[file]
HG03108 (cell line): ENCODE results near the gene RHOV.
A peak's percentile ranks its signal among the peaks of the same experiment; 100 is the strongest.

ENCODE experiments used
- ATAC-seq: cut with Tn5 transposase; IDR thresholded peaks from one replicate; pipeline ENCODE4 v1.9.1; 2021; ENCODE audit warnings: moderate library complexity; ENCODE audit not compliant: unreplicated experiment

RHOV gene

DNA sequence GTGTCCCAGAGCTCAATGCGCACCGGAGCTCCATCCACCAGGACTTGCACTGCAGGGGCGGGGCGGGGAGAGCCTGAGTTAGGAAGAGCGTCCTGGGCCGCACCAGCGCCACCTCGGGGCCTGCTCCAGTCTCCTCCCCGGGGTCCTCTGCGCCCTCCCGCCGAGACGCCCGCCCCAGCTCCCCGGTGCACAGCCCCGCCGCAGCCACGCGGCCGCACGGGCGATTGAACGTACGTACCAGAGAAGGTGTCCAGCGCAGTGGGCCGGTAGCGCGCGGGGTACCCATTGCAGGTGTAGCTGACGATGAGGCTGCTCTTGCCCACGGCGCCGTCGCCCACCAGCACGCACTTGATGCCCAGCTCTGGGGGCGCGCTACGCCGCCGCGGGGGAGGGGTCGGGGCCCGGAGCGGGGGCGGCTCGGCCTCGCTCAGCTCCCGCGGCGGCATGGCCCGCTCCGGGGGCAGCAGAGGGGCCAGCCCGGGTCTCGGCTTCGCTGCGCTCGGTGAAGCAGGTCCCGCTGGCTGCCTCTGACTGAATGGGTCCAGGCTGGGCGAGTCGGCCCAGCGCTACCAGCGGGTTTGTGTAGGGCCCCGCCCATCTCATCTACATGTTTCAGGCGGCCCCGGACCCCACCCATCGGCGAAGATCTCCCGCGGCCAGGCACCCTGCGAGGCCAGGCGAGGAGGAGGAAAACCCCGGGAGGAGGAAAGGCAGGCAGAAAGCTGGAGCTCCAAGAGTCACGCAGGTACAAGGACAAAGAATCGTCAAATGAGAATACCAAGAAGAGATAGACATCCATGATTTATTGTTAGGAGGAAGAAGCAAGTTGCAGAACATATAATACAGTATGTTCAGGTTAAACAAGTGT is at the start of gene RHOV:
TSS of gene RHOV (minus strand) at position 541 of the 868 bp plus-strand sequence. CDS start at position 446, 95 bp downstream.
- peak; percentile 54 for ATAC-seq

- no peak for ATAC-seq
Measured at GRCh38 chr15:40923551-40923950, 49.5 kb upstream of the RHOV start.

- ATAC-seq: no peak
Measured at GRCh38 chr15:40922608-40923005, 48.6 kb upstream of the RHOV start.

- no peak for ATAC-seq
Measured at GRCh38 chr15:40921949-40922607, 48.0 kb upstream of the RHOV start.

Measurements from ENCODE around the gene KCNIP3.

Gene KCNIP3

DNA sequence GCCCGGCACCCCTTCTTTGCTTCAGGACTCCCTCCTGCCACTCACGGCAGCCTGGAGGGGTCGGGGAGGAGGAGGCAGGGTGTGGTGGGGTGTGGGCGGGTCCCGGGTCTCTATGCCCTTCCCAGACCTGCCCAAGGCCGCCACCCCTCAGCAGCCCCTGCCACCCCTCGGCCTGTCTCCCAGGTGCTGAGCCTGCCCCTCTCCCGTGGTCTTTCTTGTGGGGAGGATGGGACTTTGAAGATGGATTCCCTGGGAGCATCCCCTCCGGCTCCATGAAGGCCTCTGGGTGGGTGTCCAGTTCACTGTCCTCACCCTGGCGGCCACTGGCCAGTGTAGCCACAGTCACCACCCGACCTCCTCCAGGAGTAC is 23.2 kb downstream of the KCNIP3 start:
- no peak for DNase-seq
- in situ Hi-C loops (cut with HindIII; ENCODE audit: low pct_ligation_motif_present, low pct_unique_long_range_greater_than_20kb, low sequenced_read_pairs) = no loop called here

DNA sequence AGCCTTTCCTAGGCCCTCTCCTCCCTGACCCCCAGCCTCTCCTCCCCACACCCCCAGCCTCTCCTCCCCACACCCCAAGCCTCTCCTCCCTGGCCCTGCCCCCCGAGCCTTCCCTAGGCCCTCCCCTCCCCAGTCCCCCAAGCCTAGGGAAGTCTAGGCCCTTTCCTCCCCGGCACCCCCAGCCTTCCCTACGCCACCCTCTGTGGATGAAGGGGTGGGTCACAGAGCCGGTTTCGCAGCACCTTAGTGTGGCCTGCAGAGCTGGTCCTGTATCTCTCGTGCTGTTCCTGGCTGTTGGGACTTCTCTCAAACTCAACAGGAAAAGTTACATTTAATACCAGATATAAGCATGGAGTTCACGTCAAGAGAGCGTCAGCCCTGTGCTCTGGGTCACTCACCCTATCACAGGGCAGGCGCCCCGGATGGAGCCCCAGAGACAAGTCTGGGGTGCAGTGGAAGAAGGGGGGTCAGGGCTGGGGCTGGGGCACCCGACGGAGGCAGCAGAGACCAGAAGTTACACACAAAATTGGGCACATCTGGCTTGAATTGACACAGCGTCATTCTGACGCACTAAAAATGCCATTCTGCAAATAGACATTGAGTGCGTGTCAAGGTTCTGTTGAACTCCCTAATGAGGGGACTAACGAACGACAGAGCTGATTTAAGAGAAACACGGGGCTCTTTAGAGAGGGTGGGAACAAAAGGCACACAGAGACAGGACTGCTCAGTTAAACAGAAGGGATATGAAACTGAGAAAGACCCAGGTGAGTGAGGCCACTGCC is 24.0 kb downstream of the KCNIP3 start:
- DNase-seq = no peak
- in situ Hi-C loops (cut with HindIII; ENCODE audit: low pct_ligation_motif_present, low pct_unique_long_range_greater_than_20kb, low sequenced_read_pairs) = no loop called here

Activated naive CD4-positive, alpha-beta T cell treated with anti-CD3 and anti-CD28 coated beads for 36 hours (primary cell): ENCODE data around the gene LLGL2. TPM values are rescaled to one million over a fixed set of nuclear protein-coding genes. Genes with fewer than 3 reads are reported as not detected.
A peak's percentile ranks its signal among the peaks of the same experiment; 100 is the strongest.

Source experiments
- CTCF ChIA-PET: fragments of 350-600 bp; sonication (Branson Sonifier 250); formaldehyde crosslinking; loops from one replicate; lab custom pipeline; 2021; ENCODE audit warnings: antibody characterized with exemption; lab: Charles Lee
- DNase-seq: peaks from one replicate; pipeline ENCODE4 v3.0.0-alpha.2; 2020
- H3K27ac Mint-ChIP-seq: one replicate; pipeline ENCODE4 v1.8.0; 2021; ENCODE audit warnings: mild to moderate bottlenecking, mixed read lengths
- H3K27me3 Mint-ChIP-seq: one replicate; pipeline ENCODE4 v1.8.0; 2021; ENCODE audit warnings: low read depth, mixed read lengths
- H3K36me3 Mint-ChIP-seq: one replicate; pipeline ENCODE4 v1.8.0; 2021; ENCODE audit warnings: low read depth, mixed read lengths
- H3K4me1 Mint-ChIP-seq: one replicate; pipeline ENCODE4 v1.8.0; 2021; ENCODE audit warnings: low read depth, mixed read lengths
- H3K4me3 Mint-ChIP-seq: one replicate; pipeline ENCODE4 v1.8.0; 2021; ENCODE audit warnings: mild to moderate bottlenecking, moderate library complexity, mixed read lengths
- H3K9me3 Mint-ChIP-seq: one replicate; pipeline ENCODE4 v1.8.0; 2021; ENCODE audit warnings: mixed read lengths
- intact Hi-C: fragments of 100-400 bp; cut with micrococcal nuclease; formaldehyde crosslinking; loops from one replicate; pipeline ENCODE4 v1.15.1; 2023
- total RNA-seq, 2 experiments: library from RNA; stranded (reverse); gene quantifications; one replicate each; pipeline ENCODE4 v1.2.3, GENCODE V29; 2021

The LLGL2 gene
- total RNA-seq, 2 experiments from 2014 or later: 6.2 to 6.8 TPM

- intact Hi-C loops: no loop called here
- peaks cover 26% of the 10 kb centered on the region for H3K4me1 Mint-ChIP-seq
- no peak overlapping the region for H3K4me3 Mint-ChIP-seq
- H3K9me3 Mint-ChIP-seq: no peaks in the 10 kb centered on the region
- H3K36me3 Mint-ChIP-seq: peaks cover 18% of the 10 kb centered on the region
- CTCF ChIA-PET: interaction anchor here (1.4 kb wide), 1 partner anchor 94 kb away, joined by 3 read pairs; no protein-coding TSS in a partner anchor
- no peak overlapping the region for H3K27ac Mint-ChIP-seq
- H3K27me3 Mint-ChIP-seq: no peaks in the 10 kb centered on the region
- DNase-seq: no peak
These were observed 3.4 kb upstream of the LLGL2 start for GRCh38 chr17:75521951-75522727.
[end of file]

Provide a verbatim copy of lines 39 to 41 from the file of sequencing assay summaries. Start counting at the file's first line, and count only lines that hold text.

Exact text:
- peaks cover 26% of the 10 kb centered on the region for H3K4me1 Mint-ChIP-seq
- no peak overlapping the region for H3K4me3 Mint-ChIP-seq
- H3K9me3 Mint-ChIP-seq: no peaks in the 10 kb centered on the region